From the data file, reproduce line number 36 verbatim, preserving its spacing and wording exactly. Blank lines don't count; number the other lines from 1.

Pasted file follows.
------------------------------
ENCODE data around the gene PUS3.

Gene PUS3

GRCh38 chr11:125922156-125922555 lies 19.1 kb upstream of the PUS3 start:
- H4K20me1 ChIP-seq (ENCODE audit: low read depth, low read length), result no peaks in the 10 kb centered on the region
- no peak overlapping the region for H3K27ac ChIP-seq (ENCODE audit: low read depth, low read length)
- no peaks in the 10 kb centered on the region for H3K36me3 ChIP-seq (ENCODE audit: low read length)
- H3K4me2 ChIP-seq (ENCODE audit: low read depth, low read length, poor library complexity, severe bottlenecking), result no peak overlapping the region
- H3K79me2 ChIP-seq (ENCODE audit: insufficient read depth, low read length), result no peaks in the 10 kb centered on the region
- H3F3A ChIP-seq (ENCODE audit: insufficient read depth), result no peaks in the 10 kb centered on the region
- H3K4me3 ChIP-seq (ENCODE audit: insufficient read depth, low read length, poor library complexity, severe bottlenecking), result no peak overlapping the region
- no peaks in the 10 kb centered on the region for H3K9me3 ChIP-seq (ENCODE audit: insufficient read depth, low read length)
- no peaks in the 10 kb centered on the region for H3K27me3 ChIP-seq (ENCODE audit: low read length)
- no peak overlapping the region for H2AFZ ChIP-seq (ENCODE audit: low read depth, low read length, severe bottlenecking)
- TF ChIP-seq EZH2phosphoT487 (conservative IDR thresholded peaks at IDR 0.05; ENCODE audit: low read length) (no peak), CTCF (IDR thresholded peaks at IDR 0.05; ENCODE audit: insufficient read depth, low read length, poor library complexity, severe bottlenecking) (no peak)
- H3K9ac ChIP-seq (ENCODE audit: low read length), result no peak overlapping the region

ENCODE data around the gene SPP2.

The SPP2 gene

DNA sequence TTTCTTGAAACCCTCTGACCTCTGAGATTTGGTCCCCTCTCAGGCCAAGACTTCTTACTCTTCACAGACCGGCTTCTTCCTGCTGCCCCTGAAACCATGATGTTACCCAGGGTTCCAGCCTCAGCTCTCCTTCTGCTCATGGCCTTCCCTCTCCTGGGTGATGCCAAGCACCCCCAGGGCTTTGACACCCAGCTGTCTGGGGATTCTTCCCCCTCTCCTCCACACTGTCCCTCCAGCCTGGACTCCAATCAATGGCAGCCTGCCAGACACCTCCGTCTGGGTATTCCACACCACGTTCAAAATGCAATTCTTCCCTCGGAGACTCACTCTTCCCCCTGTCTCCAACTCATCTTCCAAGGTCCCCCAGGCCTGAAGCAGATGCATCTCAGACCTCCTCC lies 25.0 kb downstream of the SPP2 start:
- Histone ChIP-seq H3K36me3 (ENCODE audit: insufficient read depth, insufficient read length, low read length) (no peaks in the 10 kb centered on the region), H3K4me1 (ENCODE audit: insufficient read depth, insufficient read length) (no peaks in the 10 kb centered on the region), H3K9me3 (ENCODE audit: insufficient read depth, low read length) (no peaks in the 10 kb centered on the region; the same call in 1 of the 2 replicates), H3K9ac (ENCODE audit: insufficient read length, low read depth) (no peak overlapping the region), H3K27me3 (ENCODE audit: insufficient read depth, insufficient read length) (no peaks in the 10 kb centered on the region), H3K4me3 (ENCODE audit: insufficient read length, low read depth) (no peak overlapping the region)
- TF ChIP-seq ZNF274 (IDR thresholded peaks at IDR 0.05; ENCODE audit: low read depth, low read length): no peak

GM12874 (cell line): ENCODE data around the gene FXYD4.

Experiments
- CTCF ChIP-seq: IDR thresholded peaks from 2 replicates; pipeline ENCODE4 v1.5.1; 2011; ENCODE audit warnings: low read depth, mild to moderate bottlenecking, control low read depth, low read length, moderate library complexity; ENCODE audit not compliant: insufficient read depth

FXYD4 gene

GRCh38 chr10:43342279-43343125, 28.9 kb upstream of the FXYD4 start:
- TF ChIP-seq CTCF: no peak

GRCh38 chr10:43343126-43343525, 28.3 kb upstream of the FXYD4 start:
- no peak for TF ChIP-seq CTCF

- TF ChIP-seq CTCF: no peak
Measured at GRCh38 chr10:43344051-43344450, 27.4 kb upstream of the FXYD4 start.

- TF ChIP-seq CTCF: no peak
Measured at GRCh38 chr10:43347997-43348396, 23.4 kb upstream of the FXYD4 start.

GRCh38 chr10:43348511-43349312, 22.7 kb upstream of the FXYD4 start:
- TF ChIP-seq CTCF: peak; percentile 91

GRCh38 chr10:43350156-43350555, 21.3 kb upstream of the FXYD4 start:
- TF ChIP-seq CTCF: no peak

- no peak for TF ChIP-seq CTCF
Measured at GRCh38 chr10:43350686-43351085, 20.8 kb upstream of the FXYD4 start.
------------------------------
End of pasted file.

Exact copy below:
- TF ChIP-seq CTCF: no peak